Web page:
Carl Skalak of Blue Pike Farm wrote this:
The picture of a barn raising, a community effort to collectively help out a neighbor seems quaint and out of reach for those of us of a more urban persuasion. Well, the local food community is a community too and one of our own suffered a calamity this weekend in the form of a assault and robbery.
Michael & Marika Feigenbaum were robbed again this Memorial Day weekend at their bakery, “Lucy’s Sweet Surrender” on Buckeye Rd. Fortunately, nobody was shot this time, but Michael got roughed up more than a little bit. I saw him Saturday morning about 4 hours after the assault and he was gamely trying to keep up with the orders but was visibly hurting. They lost several days worth of store receipts and the cash box for the day’s farmers markets. While he didn’t mention a figure I’m sure his loss was more than several thousand in cash alone. Money that will take months of effort to recoup. Theirs is not a business with large profit margins.
Michael is a stubborn cuss, from Russian Jewish stock and will, I expect soldier on. Marika is still shaking and I think still not really yet recovered from being shot last year. But this kind of calamity is not only a serious financial hit, but more so an emotional blow. Two violent robberies in 18 months is a bit much, even by Cleveland standards.
“What’s political is also personal. If you believe in something, you should be willing to make sacrifices to support it, even if it’s expensive or inconvenient.” (Russ Parsons, L.A. Times food writer)
What can you do? Well, if you need a loaf of bread, food for a graduation party, office event, family get-together or just because you like quality baked goods consider making a purchase from them at the store on Buckeye or at one of the farmers markets (Shaker Sq. or Crocker Park on Saturdays). If you are already a customer, buy something extra. There is little downside for you because “Lucy’s Sweet Surrender” makes quality stuff (I’m a fool for his poppy seed goodies) . And your support now can make a big difference in gritting them back on track.
You won’t get any splinters in your fingers and you’ll help rebuild their business too.
Bravo to Carl. I couldn’t have said it better and I think what he’s trying to do by encouraging all of us to get involved in this small, simple way is brilliant… and right. Please act on his suggestion and pass this call for help on to everyone you know. Thanks.
I’ll be presenting a program about holiday food traditions and where to find seasonal ethnic treats around Cleveland on Thursday December 16 at 3:00 p.m. in the ballroom at Judson Manor. The event is free and open to the public. My talk is not the only attraction. First on the agenda is a tour of the Manor: built as a luxury residential hotel in 1923, the unique and elegant apartments are now part of Judson’s Smart Living continuing care retirement community. My speeches typically make people hungry.
Luckily, after you listen to me, refreshments will be served including assorted European style cookies from Lucy’s Sweet Surrender and one of baker Michael Feignebaum’s chocolate and chestnut Yule Logs.
RSVP required. Call (216) 791-2004. Judson Manor is located at 1890 E. 107th Street in Cleveland’s University Circle neighborhood. Free parking is adjacent to the building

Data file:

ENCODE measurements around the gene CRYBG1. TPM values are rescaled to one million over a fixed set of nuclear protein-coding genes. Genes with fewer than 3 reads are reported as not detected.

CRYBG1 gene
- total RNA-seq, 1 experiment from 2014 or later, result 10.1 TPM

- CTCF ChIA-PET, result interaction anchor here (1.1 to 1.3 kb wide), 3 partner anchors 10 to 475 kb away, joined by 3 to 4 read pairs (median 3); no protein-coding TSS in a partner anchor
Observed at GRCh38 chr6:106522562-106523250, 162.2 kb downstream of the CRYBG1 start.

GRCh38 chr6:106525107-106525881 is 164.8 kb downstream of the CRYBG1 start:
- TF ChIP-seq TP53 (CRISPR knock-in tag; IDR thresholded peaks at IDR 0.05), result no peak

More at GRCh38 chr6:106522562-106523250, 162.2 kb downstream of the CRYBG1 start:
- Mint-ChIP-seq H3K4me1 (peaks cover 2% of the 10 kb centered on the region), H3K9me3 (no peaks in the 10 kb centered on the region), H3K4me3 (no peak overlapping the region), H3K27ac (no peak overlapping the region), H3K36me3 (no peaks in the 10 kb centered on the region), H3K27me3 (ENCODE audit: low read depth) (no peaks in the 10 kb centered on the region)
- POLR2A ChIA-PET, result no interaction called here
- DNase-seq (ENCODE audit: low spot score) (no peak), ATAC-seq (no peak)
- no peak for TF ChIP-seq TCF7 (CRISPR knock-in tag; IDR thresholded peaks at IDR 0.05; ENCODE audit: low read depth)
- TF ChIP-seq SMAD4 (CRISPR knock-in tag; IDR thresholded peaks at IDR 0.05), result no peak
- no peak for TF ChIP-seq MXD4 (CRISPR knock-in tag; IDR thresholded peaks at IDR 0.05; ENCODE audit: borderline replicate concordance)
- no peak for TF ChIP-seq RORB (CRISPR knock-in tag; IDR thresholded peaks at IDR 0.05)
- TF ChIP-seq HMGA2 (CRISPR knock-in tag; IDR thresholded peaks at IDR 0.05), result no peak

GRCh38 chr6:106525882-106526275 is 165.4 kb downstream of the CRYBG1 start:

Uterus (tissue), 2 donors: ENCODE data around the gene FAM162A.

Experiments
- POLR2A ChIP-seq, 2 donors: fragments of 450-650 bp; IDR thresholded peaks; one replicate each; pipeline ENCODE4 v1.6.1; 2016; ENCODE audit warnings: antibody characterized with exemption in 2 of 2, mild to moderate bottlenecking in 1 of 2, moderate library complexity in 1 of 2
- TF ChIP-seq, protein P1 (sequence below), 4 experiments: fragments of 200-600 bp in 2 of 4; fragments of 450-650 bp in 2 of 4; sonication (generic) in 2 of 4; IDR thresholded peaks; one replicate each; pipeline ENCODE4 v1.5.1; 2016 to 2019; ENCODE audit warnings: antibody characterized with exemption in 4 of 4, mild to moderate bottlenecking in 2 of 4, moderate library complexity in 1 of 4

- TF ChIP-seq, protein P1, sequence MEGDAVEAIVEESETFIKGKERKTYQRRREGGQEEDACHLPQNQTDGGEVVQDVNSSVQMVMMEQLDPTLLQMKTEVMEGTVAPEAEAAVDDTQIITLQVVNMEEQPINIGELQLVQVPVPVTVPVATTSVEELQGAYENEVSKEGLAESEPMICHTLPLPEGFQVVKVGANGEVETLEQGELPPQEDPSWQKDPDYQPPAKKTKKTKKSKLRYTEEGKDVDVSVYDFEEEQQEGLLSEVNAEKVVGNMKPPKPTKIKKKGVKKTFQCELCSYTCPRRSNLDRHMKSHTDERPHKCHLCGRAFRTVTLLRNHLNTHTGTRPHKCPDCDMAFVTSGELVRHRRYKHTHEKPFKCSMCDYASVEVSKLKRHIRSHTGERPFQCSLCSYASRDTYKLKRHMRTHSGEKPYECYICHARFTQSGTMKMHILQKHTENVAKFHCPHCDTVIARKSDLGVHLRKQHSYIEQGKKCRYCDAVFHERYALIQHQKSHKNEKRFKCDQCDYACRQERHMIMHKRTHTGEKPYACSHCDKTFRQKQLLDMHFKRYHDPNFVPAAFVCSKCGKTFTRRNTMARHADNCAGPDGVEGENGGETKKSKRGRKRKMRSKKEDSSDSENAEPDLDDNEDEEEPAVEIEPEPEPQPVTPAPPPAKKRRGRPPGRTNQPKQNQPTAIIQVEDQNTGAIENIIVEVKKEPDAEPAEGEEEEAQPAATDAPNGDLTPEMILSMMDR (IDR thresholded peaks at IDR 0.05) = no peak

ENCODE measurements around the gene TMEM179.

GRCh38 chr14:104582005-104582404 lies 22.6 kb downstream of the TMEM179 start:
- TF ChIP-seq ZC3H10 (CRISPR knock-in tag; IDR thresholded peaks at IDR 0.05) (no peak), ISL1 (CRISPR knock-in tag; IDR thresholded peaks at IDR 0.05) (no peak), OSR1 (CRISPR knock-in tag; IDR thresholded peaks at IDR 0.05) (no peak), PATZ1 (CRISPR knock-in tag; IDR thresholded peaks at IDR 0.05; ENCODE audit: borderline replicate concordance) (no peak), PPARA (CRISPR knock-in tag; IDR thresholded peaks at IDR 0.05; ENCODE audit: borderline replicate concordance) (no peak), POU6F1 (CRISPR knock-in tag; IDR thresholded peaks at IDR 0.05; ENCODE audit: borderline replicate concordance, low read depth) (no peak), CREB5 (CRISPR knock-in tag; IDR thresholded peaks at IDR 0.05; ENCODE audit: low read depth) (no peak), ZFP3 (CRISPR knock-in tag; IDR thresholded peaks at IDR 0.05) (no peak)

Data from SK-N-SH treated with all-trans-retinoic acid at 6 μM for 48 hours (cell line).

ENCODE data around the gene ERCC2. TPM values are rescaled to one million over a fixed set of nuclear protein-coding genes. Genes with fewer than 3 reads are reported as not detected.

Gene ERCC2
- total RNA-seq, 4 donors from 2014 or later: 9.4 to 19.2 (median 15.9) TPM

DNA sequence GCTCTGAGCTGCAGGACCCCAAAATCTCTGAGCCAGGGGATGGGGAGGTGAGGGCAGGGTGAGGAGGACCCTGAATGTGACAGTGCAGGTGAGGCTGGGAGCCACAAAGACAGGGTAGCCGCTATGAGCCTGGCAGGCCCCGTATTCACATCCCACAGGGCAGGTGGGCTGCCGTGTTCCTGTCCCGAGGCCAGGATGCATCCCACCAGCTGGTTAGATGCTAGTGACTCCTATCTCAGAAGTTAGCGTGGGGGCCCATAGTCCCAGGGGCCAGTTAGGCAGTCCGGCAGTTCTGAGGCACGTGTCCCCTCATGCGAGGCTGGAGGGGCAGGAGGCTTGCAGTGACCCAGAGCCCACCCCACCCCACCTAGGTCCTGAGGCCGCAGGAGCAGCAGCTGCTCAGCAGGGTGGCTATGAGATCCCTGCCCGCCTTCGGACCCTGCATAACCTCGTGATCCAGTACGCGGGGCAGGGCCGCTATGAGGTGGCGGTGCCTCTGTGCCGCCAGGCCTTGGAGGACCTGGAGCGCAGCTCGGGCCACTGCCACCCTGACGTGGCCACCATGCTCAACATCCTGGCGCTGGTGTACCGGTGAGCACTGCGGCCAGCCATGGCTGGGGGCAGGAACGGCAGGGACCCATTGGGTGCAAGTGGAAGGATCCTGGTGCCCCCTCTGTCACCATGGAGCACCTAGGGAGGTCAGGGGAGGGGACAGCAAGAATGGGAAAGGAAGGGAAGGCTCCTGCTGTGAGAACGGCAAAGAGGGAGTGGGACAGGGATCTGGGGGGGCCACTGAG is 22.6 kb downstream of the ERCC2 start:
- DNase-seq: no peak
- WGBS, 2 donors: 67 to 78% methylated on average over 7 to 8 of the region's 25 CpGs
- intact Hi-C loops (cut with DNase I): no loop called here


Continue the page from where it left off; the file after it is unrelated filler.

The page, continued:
Just got back from filming a segment about Cleveland Ethnic Eats for Golden Opportunities, a show that airs at 11:30 Sundays on WKYC Channel 3. (Not sure when it will actually air). Host Armond Budish and I chatted about the book, but what we really wanted to be doing was diving into the platters of food that were spread on the counter in front of us. Chef Michael Annnandono of Michaelangelo’s sent down a sampling of some of the cured meats, chesse, olives, and grilled vegetables that regularly show up on his antipasti cart. There were two big trays from Aladdin’s Baking Company on Carnegie: filled with miniature meat and spinach pies, hummus, stuffed grape leaves, tabouleh, and baba ganoush. Baker Michael Feigenbaum of Lucy’s Sweet Surrender on Buckeye had put together a selection of his European specialties including bite size strudel squares and cream cheese pastries.
The smell of all this good stuff was tough to resist, and once we were done taping, I noticed some of the crew eyeing the feast longingly as they swept it off the set to make way for the next guest. I left (but not without popping a few bites into my mouth on the way out the door) but I’m guessing that later in the afternoon, some people enjoyed quite a lunch.
Heading home, I stopped at the top of Cedar Hill to get fresh bread for Saturday and Sunday morning from Zoss the Swiss Baker. They still had some of my favorite seeded rolls left, so I bought a dozen (they freeze well and taste great when I sprinkle a little water on top and reheat in the oven) plus brioche and croissant.
All in all, a good day because I got to spend so much of it thinking about ethnic eats!
just look at what Michael can do with butter cream!
This morning Michael Feigenbaum, owner of Lucy’s Sweet Surrender, the fantastic Hunagrian bakery on Buckeye Road, sent me a link to an interesting blog that appeared on Carolyn Jack’s Geniocity about his efforts to survive the economic downturn. http://blogs.geniocity.com/jack/tag/michael-feigenbaum/ . (It was posted in January but he just found it. The section about him is a few paragraphs in, after a bit about a local photographer).
The most important take away message from that post- and this one- is that if we like being able to eat fresh handmade strudel and authentic dobos tortes, than we must help him stay in business by getring ourselves out to his shop or onto his website and buy his products year round and not just on holidays and for special occaisions.